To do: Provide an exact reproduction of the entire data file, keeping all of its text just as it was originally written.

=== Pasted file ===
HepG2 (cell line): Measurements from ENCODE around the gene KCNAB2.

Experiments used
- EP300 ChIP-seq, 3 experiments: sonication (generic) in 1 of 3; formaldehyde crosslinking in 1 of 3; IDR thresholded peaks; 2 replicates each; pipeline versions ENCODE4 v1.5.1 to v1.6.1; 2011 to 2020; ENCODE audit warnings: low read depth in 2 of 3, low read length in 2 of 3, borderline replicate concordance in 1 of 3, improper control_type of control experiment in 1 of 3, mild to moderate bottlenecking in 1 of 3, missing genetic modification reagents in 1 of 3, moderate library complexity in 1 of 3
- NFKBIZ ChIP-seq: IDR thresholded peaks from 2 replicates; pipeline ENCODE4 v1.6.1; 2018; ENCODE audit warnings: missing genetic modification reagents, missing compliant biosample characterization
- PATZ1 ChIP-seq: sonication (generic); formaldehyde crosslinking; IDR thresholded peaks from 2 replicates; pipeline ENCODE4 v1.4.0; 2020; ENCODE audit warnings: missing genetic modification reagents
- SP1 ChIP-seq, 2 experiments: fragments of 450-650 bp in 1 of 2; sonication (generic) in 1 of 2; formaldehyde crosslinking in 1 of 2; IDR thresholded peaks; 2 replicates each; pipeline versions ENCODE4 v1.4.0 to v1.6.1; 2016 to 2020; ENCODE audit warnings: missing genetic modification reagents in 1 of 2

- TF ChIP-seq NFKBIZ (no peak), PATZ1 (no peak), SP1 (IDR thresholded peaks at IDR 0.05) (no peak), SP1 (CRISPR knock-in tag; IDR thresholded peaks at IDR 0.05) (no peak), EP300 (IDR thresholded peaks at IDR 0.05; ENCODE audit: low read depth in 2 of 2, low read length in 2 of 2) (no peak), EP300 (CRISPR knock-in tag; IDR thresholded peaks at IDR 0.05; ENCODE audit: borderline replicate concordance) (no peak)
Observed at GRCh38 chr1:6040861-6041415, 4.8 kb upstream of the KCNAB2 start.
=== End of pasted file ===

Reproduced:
HepG2 (cell line): Measurements from ENCODE around the gene KCNAB2.

Experiments used
- EP300 ChIP-seq, 3 experiments: sonication (generic) in 1 of 3; formaldehyde crosslinking in 1 of 3; IDR thresholded peaks; 2 replicates each; pipeline versions ENCODE4 v1.5.1 to v1.6.1; 2011 to 2020; ENCODE audit warnings: low read depth in 2 of 3, low read length in 2 of 3, borderline replicate concordance in 1 of 3, improper control_type of control experiment in 1 of 3, mild to moderate bottlenecking in 1 of 3, missing genetic modification reagents in 1 of 3, moderate library complexity in 1 of 3
- NFKBIZ ChIP-seq: IDR thresholded peaks from 2 replicates; pipeline ENCODE4 v1.6.1; 2018; ENCODE audit warnings: missing genetic modification reagents, missing compliant biosample characterization
- PATZ1 ChIP-seq: sonication (generic); formaldehyde crosslinking; IDR thresholded peaks from 2 replicates; pipeline ENCODE4 v1.4.0; 2020; ENCODE audit warnings: missing genetic modification reagents
- SP1 ChIP-seq, 2 experiments: fragments of 450-650 bp in 1 of 2; sonication (generic) in 1 of 2; formaldehyde crosslinking in 1 of 2; IDR thresholded peaks; 2 replicates each; pipeline versions ENCODE4 v1.4.0 to v1.6.1; 2016 to 2020; ENCODE audit warnings: missing genetic modification reagents in 1 of 2

- TF ChIP-seq NFKBIZ (no peak), PATZ1 (no peak), SP1 (IDR thresholded peaks at IDR 0.05) (no peak), SP1 (CRISPR knock-in tag; IDR thresholded peaks at IDR 0.05) (no peak), EP300 (IDR thresholded peaks at IDR 0.05; ENCODE audit: low read depth in 2 of 2, low read length in 2 of 2) (no peak), EP300 (CRISPR knock-in tag; IDR thresholded peaks at IDR 0.05; ENCODE audit: borderline replicate concordance) (no peak)
Observed at GRCh38 chr1:6040861-6041415, 4.8 kb upstream of the KCNAB2 start.